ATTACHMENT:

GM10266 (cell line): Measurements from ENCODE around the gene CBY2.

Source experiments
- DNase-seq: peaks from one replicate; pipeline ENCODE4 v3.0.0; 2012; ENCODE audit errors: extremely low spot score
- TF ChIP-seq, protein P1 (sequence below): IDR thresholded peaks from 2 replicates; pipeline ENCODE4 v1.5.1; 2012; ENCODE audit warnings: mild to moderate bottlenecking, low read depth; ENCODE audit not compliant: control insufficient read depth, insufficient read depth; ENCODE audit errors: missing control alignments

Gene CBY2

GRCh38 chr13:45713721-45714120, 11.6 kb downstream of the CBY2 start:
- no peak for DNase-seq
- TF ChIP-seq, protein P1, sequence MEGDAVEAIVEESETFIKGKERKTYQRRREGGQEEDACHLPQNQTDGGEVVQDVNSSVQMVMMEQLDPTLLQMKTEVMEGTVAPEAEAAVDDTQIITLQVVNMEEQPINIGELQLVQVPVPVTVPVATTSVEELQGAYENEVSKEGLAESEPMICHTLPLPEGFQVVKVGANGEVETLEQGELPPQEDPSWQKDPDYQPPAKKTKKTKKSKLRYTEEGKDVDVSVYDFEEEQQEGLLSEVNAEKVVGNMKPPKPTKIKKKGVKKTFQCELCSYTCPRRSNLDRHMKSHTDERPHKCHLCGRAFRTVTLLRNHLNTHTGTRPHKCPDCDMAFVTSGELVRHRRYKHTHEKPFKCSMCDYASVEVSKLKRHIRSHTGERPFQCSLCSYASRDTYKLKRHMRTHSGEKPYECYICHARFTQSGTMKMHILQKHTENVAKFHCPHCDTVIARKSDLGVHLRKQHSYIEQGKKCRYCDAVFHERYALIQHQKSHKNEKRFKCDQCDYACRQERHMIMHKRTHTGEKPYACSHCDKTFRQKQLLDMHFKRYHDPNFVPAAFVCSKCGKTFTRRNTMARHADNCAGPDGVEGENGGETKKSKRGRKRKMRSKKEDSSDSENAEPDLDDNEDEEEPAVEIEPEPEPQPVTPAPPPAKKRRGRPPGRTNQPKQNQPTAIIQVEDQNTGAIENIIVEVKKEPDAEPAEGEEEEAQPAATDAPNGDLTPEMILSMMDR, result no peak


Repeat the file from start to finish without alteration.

GM10266 (cell line): Measurements from ENCODE around the gene CBY2.

Source experiments
- DNase-seq: peaks from one replicate; pipeline ENCODE4 v3.0.0; 2012; ENCODE audit errors: extremely low spot score
- TF ChIP-seq, protein P1 (sequence below): IDR thresholded peaks from 2 replicates; pipeline ENCODE4 v1.5.1; 2012; ENCODE audit warnings: mild to moderate bottlenecking, low read depth; ENCODE audit not compliant: control insufficient read depth, insufficient read depth; ENCODE audit errors: missing control alignments

Gene CBY2

GRCh38 chr13:45713721-45714120, 11.6 kb downstream of the CBY2 start:
- no peak for DNase-seq
- TF ChIP-seq, protein P1, sequence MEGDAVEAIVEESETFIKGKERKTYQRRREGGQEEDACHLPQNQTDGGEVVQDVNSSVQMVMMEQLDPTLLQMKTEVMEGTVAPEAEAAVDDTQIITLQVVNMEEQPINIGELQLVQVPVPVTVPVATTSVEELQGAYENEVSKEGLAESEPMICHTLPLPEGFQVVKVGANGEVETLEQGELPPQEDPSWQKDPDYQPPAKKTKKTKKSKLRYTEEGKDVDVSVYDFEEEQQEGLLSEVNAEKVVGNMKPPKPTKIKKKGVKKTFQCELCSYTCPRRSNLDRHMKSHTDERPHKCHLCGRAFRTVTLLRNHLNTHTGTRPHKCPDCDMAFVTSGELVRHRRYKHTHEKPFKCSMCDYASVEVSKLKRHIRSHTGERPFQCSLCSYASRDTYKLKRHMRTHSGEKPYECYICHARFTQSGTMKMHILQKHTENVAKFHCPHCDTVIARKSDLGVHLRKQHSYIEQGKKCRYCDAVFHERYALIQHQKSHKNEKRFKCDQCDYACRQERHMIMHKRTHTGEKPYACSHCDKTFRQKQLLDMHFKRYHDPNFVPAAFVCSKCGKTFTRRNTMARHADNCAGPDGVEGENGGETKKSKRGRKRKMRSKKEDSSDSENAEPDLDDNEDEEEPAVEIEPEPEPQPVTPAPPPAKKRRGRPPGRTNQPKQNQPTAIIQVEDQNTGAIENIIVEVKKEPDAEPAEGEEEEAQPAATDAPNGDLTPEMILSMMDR, result no peak